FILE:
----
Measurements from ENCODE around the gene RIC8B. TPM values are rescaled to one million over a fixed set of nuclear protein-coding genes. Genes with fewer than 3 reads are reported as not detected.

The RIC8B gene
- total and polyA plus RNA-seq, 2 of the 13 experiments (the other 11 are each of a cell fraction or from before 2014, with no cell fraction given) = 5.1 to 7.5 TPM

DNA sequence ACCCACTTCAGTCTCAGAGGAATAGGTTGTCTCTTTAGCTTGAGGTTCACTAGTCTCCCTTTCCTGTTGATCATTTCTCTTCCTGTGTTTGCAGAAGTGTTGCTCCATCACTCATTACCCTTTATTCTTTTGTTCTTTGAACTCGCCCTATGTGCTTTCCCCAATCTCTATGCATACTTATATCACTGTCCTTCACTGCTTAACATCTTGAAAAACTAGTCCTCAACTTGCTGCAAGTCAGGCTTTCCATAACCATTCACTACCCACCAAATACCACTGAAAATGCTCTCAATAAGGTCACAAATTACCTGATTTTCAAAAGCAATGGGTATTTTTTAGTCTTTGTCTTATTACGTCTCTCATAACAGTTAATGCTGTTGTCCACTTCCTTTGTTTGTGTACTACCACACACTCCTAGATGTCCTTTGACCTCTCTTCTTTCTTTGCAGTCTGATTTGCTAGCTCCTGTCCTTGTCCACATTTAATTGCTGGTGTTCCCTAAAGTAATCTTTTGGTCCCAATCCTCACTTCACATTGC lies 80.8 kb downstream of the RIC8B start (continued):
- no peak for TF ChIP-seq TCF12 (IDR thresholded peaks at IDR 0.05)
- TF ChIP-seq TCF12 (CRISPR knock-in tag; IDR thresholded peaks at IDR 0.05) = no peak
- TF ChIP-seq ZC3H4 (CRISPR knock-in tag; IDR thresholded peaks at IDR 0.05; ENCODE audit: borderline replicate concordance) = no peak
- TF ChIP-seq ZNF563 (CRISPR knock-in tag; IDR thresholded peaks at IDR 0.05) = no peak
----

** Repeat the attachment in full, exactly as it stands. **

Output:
Measurements from ENCODE around the gene RIC8B. TPM values are rescaled to one million over a fixed set of nuclear protein-coding genes. Genes with fewer than 3 reads are reported as not detected.

The RIC8B gene
- total and polyA plus RNA-seq, 2 of the 13 experiments (the other 11 are each of a cell fraction or from before 2014, with no cell fraction given) = 5.1 to 7.5 TPM

DNA sequence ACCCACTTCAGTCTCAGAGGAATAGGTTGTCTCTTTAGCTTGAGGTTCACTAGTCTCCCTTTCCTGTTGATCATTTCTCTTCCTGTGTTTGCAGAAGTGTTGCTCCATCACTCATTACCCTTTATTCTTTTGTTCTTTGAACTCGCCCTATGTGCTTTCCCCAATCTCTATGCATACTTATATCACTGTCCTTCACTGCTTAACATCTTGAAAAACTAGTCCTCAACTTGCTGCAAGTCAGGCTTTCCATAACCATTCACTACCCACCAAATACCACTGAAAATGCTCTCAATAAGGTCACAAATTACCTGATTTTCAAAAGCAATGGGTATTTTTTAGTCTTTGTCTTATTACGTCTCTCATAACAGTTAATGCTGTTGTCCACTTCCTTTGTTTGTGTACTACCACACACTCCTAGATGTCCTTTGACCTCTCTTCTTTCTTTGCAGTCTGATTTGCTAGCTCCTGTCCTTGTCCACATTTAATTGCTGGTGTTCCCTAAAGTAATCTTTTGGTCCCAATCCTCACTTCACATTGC lies 80.8 kb downstream of the RIC8B start (continued):
- no peak for TF ChIP-seq TCF12 (IDR thresholded peaks at IDR 0.05)
- TF ChIP-seq TCF12 (CRISPR knock-in tag; IDR thresholded peaks at IDR 0.05) = no peak
- TF ChIP-seq ZC3H4 (CRISPR knock-in tag; IDR thresholded peaks at IDR 0.05; ENCODE audit: borderline replicate concordance) = no peak
- TF ChIP-seq ZNF563 (CRISPR knock-in tag; IDR thresholded peaks at IDR 0.05) = no peak